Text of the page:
Just as we know that death is a certainty, we know in advance that a television series is a limited art form. Unlike a film, whose purpose is to create a unified whole in which all the parts contribute something to the theme in a balanced and harmonious way, the purpose of a TV series is to string us along from one season to the next for as long as possible for the purpose of selling us soap. PBS operates on a different business model, but it does the same thing. It's selling us the world of Ralph Lauren, cruise lines, and itself. Probably the most egregious example of this is the ABC series, Lost, whose contrivances seemed to be a metaphor for what must have happened to the writers—and which eventually became fodder for Saturday Night Live.
It’s only when some enlightened consciousness is at the helm that a TV series manages to stop before it reaches the tipping point. The place where, as in Spengler’s Decline of the West, the high point of culture declines into mere civilization. This is why the 2002 six-part version of The Forsyte Saga is superior to the 26-episode version that began in 1967. The tighter arc made for a more rewarding experience. Poor Downton seems to be relying on our memory of the culture it established during the first three seasons to hold onto us in Season 4. It wants us to “keep on keeping on” for old times’ sake. Perhaps I’m wrong. Maybe the series will manage to halt its downward slide. And since I’ve loved the show from the beginning, I really do hope it manages to get itself found again.
Note to Self
As someone who is in the process of publishing a novel series, I look upon all this as a cautionary tale. Note to self: don’t hang on, stupid. Exit gracefully when the tale is done.
Jimmy Fallon to the Rescue
Since there is no more to be said on this for now—and since the last episode of Downton left me feeling so down—I have no choice but to call on Jimmy Fallon to set things right. Here he is with Episode 1 of Downton Sixbey, the hilarious 2012 spoof of our once beloved series.
Birthdays for Alvin Ailey & Diane Keaton; Oprah on Racism in Georgia; Plus Ally Pat's Anti-Eulogy of Hosea Williams, Also Born This Day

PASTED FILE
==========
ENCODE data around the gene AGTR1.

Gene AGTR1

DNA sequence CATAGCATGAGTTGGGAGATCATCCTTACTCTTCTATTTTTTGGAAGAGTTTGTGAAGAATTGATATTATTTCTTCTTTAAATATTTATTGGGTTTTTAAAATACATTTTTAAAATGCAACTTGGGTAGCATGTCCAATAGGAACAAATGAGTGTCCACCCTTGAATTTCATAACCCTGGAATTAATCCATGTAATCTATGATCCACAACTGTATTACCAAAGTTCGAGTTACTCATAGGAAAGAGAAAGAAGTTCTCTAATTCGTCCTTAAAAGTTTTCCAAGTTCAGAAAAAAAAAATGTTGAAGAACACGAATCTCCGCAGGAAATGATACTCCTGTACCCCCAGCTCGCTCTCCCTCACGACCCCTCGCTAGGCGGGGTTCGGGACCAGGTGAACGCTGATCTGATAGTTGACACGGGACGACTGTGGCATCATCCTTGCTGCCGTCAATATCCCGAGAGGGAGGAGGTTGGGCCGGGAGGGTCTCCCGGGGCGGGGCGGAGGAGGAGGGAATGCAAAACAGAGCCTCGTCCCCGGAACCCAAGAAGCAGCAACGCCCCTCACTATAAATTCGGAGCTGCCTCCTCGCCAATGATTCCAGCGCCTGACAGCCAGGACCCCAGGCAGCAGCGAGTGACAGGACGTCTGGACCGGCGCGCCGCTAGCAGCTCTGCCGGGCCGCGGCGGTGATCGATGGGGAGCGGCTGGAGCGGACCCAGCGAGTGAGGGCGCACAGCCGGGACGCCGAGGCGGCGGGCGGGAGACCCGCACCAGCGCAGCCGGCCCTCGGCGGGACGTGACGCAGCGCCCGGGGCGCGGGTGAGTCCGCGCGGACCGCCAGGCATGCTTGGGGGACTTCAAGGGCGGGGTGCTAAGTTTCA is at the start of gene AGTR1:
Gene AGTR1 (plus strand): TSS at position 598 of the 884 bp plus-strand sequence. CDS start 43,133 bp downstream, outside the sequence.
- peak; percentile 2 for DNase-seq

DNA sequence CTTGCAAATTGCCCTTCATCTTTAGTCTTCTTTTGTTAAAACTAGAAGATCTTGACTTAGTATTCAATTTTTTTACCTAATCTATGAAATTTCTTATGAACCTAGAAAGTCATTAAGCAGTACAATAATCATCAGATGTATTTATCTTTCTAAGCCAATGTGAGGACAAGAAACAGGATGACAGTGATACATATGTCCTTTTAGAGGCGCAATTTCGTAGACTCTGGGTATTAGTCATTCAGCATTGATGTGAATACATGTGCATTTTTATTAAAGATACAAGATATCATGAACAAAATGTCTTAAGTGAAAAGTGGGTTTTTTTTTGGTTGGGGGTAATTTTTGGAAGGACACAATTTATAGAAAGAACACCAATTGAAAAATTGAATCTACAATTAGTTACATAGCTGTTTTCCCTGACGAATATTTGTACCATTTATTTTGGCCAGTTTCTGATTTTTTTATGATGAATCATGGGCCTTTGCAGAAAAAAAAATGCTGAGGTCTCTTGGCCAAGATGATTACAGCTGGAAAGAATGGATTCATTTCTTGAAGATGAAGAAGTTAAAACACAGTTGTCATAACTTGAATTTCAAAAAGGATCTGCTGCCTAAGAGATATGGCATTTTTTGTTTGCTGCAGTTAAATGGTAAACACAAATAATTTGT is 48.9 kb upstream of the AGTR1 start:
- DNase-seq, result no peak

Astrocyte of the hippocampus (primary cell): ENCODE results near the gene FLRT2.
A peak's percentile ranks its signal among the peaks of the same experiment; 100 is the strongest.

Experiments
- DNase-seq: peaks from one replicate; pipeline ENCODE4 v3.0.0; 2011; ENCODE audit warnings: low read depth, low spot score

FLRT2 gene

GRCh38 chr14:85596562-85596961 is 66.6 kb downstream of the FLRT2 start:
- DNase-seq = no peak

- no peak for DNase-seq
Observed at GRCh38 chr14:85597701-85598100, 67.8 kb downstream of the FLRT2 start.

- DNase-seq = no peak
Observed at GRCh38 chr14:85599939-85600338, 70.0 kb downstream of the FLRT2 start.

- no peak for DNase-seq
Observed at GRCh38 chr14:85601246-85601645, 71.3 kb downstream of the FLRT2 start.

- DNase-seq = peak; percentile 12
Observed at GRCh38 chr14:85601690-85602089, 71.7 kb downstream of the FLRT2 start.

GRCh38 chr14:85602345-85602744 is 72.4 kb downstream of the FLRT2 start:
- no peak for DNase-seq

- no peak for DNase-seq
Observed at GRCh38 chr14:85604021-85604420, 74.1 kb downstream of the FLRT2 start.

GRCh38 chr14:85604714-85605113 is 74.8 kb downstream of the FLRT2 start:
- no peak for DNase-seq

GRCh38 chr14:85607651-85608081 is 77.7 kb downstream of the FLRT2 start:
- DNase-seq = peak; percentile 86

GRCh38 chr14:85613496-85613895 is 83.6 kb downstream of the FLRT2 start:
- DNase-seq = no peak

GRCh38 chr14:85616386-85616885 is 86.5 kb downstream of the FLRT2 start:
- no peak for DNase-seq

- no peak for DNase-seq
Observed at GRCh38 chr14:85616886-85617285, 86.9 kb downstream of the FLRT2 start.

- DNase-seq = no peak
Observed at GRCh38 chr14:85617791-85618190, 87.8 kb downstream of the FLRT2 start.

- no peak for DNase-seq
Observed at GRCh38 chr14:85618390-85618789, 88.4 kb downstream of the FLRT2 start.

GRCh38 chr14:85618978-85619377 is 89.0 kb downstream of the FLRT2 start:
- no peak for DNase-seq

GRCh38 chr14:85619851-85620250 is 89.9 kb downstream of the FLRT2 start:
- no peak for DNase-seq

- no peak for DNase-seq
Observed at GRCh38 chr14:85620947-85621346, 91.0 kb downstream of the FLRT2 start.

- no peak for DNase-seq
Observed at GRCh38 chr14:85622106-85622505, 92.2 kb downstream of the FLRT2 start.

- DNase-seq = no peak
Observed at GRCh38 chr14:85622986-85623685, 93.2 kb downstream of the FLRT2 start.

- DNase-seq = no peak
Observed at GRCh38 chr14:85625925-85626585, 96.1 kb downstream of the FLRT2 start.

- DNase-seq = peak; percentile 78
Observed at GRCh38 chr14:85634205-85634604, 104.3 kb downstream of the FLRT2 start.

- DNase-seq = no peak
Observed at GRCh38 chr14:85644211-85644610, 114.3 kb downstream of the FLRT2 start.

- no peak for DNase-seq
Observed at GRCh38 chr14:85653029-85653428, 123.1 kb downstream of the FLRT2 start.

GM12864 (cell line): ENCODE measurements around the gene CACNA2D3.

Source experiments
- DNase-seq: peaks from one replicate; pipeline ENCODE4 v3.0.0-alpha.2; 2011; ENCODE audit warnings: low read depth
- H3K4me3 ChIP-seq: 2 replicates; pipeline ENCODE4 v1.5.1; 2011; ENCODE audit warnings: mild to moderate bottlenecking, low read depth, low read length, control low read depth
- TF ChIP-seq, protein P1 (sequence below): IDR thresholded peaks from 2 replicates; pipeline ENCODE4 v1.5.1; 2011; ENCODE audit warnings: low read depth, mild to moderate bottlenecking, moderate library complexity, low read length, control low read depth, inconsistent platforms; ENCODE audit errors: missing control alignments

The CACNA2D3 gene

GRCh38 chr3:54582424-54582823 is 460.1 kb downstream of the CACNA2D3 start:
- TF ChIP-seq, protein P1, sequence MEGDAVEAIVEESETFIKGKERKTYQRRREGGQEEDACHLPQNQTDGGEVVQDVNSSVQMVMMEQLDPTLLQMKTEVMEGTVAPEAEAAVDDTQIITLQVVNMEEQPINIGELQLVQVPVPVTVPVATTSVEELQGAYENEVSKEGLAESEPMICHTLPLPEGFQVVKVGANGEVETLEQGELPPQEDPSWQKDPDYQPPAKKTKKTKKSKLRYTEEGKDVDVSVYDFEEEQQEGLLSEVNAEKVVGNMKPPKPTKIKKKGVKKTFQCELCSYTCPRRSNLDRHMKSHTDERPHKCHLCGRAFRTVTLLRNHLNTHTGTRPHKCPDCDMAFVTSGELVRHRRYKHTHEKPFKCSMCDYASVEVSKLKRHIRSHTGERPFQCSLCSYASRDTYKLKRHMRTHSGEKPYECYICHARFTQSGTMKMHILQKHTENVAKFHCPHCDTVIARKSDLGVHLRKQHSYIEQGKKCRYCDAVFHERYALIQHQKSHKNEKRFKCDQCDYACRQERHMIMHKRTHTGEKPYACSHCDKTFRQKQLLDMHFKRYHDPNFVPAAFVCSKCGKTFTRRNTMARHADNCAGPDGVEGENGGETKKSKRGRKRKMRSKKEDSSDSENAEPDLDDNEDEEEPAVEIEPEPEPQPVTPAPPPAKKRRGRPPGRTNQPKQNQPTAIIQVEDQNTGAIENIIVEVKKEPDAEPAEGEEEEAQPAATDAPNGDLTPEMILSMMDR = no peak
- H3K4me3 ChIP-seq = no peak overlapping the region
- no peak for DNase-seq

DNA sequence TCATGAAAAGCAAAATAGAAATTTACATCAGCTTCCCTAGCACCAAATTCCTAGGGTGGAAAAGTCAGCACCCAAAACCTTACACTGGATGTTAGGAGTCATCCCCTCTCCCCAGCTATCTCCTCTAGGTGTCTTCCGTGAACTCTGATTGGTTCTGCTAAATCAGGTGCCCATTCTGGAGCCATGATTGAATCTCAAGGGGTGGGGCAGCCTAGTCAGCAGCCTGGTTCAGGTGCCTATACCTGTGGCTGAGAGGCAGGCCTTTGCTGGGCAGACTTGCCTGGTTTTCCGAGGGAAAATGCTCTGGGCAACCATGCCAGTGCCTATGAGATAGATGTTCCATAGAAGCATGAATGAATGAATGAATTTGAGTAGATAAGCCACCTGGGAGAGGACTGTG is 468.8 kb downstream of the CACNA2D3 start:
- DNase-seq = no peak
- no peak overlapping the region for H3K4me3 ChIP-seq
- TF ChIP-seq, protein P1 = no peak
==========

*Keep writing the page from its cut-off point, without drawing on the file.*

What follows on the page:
In my blog about A Portrait of the Artist As a Young Man, I was able to include a clip of mythologist Joseph Campbell explaining what Joyce meant by "aesthetic arrest." If you listen to the clip or read Joyce and think about your own experience, you will certainly see the truth in it. The last time I experienced this state of heart-stopping rapture was when Vermeer's The Girl with the Pearl Earring was on display at the High Museum of Art in Atlanta. You walk into the place knowing you're going to see this painting. And even though you're expecting it, you are blown away when you finally see her. I've had this experience in Chicago with Sunday on la Grande Jatte and also while watching Judith Jamison dance. Even if you've seen a hundred ballets, nothing prepares you for her presence on stage. Notice that I speak in the present tense. Now 70, she has not danced for the Alvin Ailey company in decades. But the experience was such that it feels as if it is still happening in some kind of eternal present. Perhaps that's another aspect of aesthetic arrest - the way it takes you out of time even as it freezes a particular experience within time. Point being that there would have been no "Revelations" for Ms. Jamison to dance had there been no Alvin Ailey. In 2008, CBS put together the following short presentation on his life and extraordinary legacy. Since today marks the 83rd anniversary of his birth, there's no time like the present to watch it again.